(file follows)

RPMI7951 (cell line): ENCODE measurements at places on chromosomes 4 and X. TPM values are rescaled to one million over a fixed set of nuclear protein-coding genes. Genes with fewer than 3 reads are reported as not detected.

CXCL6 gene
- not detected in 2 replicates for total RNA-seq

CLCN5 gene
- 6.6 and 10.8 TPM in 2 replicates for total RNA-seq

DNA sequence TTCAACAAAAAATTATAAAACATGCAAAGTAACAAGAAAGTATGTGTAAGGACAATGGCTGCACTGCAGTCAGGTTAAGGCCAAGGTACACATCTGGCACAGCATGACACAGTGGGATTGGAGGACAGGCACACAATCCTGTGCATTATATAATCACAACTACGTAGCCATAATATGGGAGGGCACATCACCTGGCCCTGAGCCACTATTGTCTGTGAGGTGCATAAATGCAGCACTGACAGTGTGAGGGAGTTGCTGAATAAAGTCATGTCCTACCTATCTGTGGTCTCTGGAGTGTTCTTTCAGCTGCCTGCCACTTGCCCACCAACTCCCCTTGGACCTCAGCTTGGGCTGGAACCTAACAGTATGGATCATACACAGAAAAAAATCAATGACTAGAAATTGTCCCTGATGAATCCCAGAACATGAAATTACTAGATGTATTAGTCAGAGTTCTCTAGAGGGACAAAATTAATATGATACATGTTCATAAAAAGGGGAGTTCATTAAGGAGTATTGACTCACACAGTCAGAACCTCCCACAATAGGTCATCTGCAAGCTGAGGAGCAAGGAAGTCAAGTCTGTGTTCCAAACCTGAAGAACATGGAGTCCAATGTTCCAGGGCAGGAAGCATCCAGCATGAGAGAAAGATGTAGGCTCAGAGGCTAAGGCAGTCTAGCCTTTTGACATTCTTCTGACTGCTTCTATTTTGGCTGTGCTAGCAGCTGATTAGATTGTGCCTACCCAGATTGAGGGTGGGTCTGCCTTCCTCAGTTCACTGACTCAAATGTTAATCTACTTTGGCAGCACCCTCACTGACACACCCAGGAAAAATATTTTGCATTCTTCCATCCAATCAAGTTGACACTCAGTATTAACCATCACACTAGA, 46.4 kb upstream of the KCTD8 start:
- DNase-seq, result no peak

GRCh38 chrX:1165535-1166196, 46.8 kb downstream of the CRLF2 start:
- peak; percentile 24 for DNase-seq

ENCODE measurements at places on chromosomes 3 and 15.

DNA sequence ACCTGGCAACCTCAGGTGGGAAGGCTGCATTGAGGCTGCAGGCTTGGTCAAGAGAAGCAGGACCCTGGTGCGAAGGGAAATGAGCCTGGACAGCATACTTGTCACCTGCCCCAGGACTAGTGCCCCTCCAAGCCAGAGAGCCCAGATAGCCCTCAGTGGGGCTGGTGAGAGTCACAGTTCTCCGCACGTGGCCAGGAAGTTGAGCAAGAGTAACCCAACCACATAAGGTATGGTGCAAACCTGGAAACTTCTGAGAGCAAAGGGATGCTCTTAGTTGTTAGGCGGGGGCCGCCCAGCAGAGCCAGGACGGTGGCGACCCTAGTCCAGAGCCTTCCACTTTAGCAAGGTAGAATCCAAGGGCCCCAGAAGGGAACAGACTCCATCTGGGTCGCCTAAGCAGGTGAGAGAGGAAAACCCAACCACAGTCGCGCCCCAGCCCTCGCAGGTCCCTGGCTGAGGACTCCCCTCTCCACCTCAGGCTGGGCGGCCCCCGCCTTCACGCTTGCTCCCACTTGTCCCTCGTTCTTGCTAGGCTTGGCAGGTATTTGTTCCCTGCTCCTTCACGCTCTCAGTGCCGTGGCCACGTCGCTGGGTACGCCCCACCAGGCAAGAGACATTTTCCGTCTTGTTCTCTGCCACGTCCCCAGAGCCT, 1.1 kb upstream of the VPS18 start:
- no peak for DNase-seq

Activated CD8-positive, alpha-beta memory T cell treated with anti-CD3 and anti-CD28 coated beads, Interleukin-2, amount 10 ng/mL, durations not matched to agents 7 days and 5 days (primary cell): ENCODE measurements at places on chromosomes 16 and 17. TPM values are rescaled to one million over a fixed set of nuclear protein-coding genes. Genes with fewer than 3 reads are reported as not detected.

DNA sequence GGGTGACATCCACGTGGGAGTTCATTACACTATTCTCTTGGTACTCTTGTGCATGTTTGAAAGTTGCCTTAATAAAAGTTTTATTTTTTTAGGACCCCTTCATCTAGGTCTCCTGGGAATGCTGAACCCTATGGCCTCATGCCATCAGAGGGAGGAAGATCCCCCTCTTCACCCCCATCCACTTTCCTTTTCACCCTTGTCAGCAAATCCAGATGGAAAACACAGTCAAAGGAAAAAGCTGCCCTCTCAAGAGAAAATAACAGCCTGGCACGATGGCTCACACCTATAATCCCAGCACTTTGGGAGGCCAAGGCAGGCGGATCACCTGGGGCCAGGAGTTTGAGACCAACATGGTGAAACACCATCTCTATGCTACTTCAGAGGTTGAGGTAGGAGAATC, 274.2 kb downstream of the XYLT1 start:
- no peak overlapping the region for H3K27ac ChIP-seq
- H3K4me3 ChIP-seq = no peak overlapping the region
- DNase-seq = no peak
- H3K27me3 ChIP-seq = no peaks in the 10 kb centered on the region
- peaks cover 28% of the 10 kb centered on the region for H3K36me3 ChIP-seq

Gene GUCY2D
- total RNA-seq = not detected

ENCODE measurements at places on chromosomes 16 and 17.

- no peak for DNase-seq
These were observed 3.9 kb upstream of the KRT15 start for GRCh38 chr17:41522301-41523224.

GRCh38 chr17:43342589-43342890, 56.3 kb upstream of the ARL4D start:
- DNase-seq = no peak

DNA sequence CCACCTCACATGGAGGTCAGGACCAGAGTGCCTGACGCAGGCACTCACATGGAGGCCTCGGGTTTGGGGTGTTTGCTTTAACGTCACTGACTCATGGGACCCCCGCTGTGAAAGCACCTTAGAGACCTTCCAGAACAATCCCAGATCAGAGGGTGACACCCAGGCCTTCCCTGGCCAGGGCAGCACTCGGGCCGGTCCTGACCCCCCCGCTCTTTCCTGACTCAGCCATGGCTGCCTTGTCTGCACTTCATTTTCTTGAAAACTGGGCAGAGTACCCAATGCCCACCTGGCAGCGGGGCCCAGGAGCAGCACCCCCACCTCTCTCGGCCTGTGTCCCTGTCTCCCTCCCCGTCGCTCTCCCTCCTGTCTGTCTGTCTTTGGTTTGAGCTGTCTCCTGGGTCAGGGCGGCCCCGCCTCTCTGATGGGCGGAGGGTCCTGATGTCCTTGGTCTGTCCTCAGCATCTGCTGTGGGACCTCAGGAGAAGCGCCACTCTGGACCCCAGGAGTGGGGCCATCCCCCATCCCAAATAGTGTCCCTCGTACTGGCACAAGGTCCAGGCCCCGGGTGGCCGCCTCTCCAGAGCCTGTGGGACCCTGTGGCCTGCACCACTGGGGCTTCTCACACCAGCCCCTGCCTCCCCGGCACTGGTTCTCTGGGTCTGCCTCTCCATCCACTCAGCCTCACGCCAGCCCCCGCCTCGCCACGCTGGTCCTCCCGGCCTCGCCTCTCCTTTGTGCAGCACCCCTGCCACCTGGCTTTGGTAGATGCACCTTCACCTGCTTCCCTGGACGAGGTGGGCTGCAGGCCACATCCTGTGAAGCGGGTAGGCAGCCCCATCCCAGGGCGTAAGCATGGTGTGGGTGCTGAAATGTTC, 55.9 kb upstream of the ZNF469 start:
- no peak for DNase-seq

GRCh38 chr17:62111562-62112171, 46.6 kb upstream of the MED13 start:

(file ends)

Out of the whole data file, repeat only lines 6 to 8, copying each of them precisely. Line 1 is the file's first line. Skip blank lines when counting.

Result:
DNA sequence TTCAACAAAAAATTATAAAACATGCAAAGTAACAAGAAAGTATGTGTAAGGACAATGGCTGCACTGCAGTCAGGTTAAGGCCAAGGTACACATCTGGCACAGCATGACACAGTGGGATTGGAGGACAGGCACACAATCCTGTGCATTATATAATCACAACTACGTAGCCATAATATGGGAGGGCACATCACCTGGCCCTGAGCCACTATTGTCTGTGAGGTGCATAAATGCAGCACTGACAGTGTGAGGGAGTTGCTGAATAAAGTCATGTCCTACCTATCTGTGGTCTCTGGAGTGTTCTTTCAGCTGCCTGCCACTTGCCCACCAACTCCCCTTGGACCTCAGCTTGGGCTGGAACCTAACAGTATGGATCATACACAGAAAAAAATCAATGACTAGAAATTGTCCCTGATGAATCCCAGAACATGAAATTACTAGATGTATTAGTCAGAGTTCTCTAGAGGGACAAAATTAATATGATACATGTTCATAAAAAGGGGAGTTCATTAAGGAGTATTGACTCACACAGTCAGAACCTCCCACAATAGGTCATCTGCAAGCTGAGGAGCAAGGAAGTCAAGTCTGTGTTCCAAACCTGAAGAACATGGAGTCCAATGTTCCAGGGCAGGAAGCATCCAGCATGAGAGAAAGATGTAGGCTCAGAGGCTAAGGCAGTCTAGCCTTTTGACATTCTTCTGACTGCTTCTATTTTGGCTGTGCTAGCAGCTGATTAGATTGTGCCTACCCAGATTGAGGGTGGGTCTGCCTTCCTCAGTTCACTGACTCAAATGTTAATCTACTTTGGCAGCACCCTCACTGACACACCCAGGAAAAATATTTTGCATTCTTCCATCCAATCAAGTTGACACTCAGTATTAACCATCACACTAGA, 46.4 kb upstream of the KCTD8 start:
- DNase-seq, result no peak

GRCh38 chrX:1165535-1166196, 46.8 kb downstream of the CRLF2 start: